The Secret Key
I lift the lid of the coffin, which is not much more than a bare wooden crate, and retch. The smell of decomposition is horrific.
For my task, the timing is perfect. Dawn’s twilight provides light, while in my hole, lingering darkness spares me from viewing the details. I’d rather remember Uncle Patricio as a living man.
Bunching my shirt front up in my fist and jamming it against my nose, I lean forward and reach for my uncle’s neck area. I touch something that gives way and retract my arm with such force my back slams into the wet earth behind me.
I try again. Tense and cringing, I work the shirt collar and get inside. I can’t find it!
Wait. There. The thick chain. I curl my fingers around it, slide it around, find the clasp, and ease it out. Yes. I have everything—the chain and the kite-shaped box. I dangle them before my face, not looking too closely at what coats them.
I drop the coffin lid and climb out, panting from excitement, sucking clean, morning-sweet air. The day is brightening rapidly and I cannot leave the grave exposed, even for a day. This took longer than I had intended.
But I have one option. It’s Saturday—no school. Saturday is my roaming day. So let’s say I started kind of early today—before Mamá woke up. Plausible enough. This should buy me a bunch of hours before I have to show up at home. And I’ll take the licking for messing up my clothes and only shoes if I can’t get them clean enough in the stream.
Feeling much calmer now that I have a new plan, I lay my uncle’s chain out in the grass and set to work filling in the hole I dug. Thankfully, it is much easier shoving the dirt back than excavating it.
When the job is done, I smooth out the ground and try to clean up around the site. This grave is on the far side of the cemetery from town and secluded among the trees, making it less likely someone would get close enough to see anything amiss. But I’d best leave quickly before I’m spotted.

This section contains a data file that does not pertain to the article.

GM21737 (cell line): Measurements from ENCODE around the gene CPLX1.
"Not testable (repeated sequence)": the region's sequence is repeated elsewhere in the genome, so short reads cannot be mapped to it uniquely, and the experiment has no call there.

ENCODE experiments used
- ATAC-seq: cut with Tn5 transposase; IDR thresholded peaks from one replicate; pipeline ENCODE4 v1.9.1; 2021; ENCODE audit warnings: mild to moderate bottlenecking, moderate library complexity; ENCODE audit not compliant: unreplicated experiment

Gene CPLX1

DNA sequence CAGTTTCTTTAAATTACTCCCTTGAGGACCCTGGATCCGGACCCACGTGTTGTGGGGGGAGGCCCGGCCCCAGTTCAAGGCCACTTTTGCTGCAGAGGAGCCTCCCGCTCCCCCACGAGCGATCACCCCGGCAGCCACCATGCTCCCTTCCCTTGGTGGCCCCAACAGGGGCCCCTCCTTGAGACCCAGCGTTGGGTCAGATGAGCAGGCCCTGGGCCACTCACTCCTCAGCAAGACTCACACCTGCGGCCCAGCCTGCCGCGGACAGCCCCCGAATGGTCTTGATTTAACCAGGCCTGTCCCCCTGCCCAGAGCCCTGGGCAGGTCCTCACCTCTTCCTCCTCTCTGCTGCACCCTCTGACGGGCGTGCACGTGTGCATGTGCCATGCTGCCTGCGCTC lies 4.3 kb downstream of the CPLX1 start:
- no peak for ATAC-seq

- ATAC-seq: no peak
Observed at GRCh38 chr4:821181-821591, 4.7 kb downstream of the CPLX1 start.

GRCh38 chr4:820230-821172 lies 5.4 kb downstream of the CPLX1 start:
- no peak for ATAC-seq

“Rest in peace, mi tío,” I say aloud, as if this will absolve me of the act I’d just perpetrated.
I drink the last of my water, but it is nowhere near enough. I am also famished and eat some of my stowed food, but I know better than to consume it all. Depending on what I discover in the iron box, there may be more outings.
I hide everything, wrap the chain in cloth, and take the back route out of the area, through the trees that line the outer rim of the cemetery. Once in the woods, I can clean up in the stream and wash the chain. I can’t wait to open this box, but I fear it will take some doing. I haven’t discovered how to do it yet.
I’m sunning myself on a rock by the stream, drying out my clothes and shoes, shivering a little in the fall chill. I’m far enough out for the other village boys not to find me. This is something I must do alone.
The kite-shaped box is clean, and I see what looks like a lid on a hinge, but there is no clasp and I can’t pop it open. It’s heavy. When I shake it, there is barely perceptible movement inside. I am certain some loose object lies within.
I reach into my pants for my pocket knife and pull out the blade. The sharp edge is just thin enough to wedge between the lid of the box and the bottom casing. Knowing I’ll damage my knife, I twist and pry . . . twist and pry . . . turn the blade, shove the point deeper . . . wrench it and . . .
The lid pops and an object sails over my knee in an arc, landing in the grass.
I blink, reach for it with my right hand, bring it close to my face.
The black iron box lies open in my left hand—empty. I examine the inside to be certain, then place it beside me on the rock.
I look back to the key. An old-fashioned silver key, oxidized to nearly black, with a cylindrical shaft. I bring it close to my face. A word is written along its shaft: MINE.
Mine? As in, not yours?
I polish the shaft with my shirt. Wait. There’s more. MINE4.
I tilt my head, examining it from different angles. I stare out at the ripples glistening on the water’s surface, the rocks, the trees. I take in the bubbling of the stream, the swishing of the breeze in the grasses.
What is so oddly familiar about MINE4?
Mine . . . four. Mine number four. Mineshaft Four.
The abandoned mine. Could it be?
It’s a long way out. Closed for years. Dangerous. Haunted even, according to some accounts.
What could possibly be of interest in Mineshaft Four?
Better question: How do I get there?